It's hard to believe that it's been almost a decade since guitarist Darrin Kobetich left the metal he'd played in Hammer Witch and Amillion Pounds behind and embarked on a journey as a solo acoustic performer. Three years ago, he released the hour-long improvisation The End of One Enchanted Evening, a statement of some heft that showed the impressive range of his expressive abilities on the axe.
Since then, he's honed his compositional chops, collaborating on some dramatic pieces at Hip Pocket Theater with artist/writer John Carlisle Moore, and explored electronic ambience in The Panic Basket, a duo with Darryl Wood (Confusatron, Parasite Lost). Now, with The Longest Winter -- due for release in January, with a few tracks available for free download via Soundcloud until then -- he takes a giant step forward, showing how the scope of his artistry has broadened and deepened.
The album consists of a whopping 27 tracks, a dozen of them previously released online in different versions for the RPM Challenge, in which participating musicians create a complete album in a month each February. Those songs were inspired by the memorably cold and snowy winter of 2010 in Fort Worth and recorded quickly in single takes so Kobetich could remember them. As he continued tinkering with the project, Kobetich expanded the array of instruments in his home studio (which now includes a drum kit), and found ways to integrate his disparate influences -- '70s hard rock and metal; the solo acoustic masterwork of John Fahey, Michael Hedges, and Jimmy Page; experimental sounds; and folkloric strains from both America and Europe -- via overdubbing.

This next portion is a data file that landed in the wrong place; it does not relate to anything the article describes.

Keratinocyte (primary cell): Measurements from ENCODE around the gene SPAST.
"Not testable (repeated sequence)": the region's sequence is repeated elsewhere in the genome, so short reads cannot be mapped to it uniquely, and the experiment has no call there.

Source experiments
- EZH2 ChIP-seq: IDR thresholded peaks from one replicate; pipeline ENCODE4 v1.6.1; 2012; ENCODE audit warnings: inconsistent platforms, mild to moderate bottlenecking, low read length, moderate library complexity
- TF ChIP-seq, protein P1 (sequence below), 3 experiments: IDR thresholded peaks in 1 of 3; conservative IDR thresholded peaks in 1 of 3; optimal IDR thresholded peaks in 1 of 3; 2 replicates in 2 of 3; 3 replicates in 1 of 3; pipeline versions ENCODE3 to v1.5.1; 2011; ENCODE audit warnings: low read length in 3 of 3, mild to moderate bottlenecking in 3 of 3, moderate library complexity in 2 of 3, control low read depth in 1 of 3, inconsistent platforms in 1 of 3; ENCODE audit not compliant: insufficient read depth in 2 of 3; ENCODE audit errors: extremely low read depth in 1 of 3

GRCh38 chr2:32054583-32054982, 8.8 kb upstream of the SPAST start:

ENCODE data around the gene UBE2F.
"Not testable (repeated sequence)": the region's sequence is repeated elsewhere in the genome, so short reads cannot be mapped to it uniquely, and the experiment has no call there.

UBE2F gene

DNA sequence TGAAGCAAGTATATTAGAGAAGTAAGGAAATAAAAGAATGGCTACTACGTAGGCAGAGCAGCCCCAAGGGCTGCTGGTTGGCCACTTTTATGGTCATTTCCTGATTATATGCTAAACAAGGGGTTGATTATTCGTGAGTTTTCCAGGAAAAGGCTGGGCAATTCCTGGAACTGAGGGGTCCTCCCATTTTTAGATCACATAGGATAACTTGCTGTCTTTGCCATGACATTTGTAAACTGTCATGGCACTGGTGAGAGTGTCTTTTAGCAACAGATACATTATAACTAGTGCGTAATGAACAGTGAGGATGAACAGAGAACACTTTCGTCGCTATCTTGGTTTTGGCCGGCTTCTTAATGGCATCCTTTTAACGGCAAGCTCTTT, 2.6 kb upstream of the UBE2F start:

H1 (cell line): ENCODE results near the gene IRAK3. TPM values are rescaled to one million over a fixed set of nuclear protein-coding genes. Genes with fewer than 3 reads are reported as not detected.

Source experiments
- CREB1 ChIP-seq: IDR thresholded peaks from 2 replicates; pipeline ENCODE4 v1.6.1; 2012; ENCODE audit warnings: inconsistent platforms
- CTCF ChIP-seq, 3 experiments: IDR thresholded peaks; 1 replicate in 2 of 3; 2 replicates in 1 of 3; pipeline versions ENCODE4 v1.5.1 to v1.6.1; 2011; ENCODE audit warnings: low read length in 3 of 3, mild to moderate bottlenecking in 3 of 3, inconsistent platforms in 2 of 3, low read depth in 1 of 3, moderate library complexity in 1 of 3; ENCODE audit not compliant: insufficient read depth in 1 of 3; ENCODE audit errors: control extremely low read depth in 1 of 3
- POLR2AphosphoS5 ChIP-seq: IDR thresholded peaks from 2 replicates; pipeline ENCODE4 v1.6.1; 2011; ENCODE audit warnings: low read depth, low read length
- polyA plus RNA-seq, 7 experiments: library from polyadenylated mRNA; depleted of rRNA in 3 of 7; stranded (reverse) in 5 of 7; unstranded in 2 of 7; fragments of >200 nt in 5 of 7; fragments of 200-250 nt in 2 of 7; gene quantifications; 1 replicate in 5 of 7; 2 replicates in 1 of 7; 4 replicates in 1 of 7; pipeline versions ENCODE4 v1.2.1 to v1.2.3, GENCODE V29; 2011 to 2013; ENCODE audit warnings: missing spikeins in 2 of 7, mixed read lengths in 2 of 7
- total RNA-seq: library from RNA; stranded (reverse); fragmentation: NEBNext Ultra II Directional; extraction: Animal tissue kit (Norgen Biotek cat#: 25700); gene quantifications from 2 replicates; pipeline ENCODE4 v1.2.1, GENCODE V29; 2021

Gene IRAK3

"Frontier of Fallacies" gives you an idea of what he's been up to. It starts with a bluesy melody, essayed initially by a reverb drenched electric backed by acoustic chords, over a high-stepping martial beat -- as if Dick Dale were to take up cross-country skiing. When a distorted guitar kicks in, playing long, sustained notes against the melody, the effect is reminiscent of Matt Baldwin's cover of Judas Priest's "Winter" from his album Paths of Ignition a few years back. When Kobetich further orchestrates the melody, adding a mandolin to the mix and kicking the drama and intensity up even further, you can hear his arranger's ear developing.
Even more astonishing is "Without," an Eastern European-sounding melody that, after an initial exposition of the theme, explodes into a full-blown metal rampage worthy of Kobetich's '70s exemplars Scorpions and UFO, complete with shredding leads and squealing harmonics. It follows the album's first peak, "On A Cold Winter's Morning," wherein Kobetich adds kick and hand drumming to the acoustic mix, along with layers of ambient psychedelic murk that recall John Fahey in his '90s "hotel room" phase.
Kobetich's acoustic playing grows ever more expressive, the performances richly detailed as he explores every crack and crevice in the soundscapes he creates. "Primordial Soup" and "Playing in the Hedges" are dark, ruminative pieces that feature his Hedges-inspired percussive tapping and use of harmonics, as does "Mother Time." The things he does with this technique are amazing to hear and even more so to witness live. "Stuck In Standby," another live highlight, is a loping breakdown with some knuckle-busting flatpicking.
"Twin Falls" winds its way through several tempo changes, alternating chunky chords with cascading flurries of deftly-picked lines. "Across from the Afar" is a Near Eastern-flavored workout for Kobetich on the cumbus, a banjo-like Turkish instrument that's strung in courses like a 12-string guitar. The banjo feature "Gypsy Rag" is overdubbed with scratchy noises to make it sound like an old 78. "Have Banjo Will Travel" is a sprightly overdubbed banjo-jews harp duet.
Kobetich's theatrical work has taught him much about programming and sequencing. In between the big statements on The Longest Winter, he'll string together a series of pieces to create a sustained mood or "scene" -- as in the triptych of "Canyonlands," "Desert Wind," and "Deep in the Meadow," which form an island of heartbreaking pastoral beauty in the middle of the disc.
Taken in toto, The Longest Winter is an engaging mind-movie that you can use to warm up the house on cold winter nights. Or approached in sections, there's enough here to provide you with a whole year's worth of discovery and exploration. It's a sound-world that's worth visiting anytime.
- Ken Shimamoto